Defending our democracy in the digital age
This week saw publication of a new and valuable contribution to the debate about electoral reform, with the release of the report ‘Defending our democracy in the digital age’ by the UK Parliament’s All Party Parliamentary Group (APPG) on Electoral Campaigning Transparency. A cross party group of MPs formed in the last parliamentary session, the member MPs took evidence from over 70 organisations – including the Commission – before publishing this welcome addition to the debate.
Digital campaigning is a net-positive innovation for engagement in the democratic process; it can make it easier for voters to engage in the political debate, and for campaigners to reach voters and tell them about their policies and political views.
However, we need to ensure that we know that the regulatory system keeps up with the changes to ensure public confidence can be sustained; we know from our research that people tend to find digital campaign material less trust worthy than non-digital, that they are concerned about the use of data, the spread of false or misleading information and about the funding behind these campaigns.
These are issues that the Commission looks at in detail – most comprehensively in our report on the subject – but it’s very positive to see Westminster parliamentarians focusing attention on the subject. We are particularly pleased that this report supports a number of the recommendations the Commission has made previously, to improve the system.
A key example of this is our call for online campaign material to be required to clearly identify who is paying for it. We first recommended this in 2003 and the need for it has continued to grow; we welcome the UK Government’s commitment to take forward this policy and look forward to seeing progress on the implementation.
The APPG has also supported our call for an increase in the fines we can impose on those who commit election offences. While we have not sought unlimited fining power as recommended by the APPG, we are concerned that the current maximum fine of £20,000 for breaking electoral laws may be seen by some as a worthwhile cost of doing business, and urge the Government to raise this limit.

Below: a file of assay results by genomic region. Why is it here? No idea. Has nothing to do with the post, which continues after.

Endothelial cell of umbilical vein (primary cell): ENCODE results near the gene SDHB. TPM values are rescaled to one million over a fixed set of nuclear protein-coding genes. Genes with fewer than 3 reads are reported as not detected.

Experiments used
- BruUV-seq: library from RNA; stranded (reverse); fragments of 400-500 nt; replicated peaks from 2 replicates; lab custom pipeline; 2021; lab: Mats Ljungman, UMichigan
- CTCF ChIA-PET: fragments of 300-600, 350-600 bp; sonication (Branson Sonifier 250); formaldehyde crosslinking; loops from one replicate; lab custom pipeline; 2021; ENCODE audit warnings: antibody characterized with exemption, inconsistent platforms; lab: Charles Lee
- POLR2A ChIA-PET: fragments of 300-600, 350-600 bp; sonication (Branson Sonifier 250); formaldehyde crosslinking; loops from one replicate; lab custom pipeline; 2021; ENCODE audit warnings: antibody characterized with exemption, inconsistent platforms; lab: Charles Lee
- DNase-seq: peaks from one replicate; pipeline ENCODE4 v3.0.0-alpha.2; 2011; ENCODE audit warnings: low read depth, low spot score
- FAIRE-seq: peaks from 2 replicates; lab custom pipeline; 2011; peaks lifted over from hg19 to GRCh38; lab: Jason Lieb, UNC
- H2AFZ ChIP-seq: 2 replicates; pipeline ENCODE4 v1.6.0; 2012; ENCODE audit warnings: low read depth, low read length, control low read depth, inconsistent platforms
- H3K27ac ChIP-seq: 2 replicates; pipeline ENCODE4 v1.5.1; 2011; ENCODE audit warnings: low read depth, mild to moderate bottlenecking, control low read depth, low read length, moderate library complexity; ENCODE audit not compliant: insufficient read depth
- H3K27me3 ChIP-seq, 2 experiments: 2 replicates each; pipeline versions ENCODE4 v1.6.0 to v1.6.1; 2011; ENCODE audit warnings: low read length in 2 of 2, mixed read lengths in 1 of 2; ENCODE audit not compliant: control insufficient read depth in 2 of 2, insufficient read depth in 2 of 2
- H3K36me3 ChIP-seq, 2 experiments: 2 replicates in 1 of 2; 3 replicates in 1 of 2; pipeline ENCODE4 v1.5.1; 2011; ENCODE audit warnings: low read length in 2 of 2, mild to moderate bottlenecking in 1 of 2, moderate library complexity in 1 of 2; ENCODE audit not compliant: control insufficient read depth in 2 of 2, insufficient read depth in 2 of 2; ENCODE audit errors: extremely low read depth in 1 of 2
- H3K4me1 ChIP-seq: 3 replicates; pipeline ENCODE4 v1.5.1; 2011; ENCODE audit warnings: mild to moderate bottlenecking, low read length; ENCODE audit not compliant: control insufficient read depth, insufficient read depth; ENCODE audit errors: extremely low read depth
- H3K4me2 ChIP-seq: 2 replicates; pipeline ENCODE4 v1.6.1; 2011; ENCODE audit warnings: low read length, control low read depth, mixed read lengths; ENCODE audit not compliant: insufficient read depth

We welcome the APPG’s support for the Commission developing a prosecutions capacity; we have the powers to do so in England, Wales and Northern Ireland, and will be following the practice of other regulatory colleagues who work in this way.
And we also welcome the report highlighting the opportunity to increase transparency and regulation of candidate financial reporting by shifting oversight to the Electoral Commission, joining the parallel process for party and campaigner political finance. This will allow for greater alignment between the party and candidate regulatory frameworks, a simpler system for all and the ability to apply more proportionate civil sanctions to lower order offences.
In other areas the report has fresh contributions to add to the debate and we look forward to discussing those with parliamentarians and others. This new parliamentary session creates an opportunity for the Government to bring attention back to a range of public policy areas that are important to people and where change is needed; we think it is important for electoral law reform to be a part of this programme. We can look to Scotland for inspiration, as their referendum framework legislation takes forward many of the changes we are recommending.
Ultimately the regulatory framework exists to enable the public to feel confident in our democratic process; this cannot be taken for granted, we see signs that it is being tested, and now is the time to act before it is further undermined.
Craig Westwood, Director of Communications, Policy and Research